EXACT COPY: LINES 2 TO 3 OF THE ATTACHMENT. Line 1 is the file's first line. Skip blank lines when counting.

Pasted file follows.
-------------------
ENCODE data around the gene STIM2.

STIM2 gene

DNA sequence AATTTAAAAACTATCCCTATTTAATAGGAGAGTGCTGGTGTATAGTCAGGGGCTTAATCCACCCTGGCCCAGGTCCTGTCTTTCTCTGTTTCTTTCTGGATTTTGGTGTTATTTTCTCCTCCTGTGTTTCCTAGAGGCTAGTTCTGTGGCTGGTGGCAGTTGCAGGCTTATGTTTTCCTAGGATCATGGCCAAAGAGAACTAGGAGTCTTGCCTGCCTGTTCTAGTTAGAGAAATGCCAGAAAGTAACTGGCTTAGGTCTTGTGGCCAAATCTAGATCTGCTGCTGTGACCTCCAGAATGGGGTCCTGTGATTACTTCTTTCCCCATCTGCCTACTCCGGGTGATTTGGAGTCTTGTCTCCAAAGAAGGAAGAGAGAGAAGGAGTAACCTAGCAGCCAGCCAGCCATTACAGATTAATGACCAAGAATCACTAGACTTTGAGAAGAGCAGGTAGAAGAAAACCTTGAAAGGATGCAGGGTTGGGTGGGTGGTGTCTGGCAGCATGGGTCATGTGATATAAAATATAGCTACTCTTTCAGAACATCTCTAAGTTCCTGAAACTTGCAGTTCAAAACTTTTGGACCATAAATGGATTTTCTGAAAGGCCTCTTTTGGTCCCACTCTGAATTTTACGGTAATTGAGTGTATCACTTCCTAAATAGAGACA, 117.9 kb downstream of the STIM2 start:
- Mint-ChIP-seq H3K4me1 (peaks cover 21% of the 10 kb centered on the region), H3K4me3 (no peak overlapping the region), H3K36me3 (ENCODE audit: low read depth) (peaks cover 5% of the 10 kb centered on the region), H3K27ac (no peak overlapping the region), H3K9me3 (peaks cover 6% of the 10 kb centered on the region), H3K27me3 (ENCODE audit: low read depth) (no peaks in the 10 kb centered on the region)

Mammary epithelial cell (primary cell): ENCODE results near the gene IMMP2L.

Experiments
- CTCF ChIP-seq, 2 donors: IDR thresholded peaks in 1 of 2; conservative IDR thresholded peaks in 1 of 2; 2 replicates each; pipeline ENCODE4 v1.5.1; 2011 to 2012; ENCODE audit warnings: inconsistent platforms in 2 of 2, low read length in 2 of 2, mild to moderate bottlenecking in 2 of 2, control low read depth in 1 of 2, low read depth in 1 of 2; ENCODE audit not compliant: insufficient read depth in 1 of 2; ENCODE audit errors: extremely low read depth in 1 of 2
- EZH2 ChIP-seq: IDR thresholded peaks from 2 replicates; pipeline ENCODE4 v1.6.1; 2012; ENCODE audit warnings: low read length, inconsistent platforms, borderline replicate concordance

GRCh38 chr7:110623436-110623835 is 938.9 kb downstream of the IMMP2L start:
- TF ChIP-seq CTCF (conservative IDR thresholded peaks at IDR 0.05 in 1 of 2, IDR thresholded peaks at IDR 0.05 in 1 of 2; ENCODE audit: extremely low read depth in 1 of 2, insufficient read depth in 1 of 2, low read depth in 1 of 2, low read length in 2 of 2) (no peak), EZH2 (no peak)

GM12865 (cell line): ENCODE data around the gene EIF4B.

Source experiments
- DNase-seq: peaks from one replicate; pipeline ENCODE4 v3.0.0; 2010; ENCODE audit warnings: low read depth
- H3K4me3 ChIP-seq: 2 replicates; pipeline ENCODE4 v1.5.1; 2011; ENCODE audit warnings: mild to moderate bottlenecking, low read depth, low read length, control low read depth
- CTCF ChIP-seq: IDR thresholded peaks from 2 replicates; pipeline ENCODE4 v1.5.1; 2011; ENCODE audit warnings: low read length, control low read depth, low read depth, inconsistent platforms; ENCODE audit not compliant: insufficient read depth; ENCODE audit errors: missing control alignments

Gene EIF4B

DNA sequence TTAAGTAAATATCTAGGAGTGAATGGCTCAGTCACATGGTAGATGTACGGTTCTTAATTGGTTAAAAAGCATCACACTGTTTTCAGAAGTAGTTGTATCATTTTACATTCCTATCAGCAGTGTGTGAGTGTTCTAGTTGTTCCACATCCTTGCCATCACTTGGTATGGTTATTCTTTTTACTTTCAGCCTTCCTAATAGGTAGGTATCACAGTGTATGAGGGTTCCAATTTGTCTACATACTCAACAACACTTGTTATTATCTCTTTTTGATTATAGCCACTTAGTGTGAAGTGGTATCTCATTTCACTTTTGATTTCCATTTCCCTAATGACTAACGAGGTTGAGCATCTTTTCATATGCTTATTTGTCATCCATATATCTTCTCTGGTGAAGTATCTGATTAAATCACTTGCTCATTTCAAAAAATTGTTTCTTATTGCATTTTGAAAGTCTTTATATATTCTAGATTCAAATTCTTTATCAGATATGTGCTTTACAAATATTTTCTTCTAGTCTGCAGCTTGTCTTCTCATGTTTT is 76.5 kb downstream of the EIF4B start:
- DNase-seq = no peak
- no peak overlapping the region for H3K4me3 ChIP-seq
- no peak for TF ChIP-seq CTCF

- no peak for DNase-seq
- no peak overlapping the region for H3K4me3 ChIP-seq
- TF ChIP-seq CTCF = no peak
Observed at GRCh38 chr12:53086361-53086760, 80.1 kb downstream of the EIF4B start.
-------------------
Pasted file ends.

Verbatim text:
STIM2 gene

DNA sequence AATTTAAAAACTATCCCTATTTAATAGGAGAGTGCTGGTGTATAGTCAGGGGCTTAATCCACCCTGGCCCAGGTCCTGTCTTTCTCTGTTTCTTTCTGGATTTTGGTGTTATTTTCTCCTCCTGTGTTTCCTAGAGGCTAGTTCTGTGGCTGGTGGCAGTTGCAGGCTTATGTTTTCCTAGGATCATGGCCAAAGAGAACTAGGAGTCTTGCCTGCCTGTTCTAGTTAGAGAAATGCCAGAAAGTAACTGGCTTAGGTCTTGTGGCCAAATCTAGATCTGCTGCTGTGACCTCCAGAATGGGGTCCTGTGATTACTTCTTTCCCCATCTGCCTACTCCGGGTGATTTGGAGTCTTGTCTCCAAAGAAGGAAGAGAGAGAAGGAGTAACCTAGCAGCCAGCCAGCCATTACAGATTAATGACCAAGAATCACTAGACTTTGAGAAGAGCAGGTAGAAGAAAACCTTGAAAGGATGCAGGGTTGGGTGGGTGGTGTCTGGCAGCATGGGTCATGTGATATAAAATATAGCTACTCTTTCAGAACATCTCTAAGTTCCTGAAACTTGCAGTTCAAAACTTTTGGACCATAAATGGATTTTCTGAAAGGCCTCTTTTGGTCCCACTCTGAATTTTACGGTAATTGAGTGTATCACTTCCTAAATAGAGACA, 117.9 kb downstream of the STIM2 start: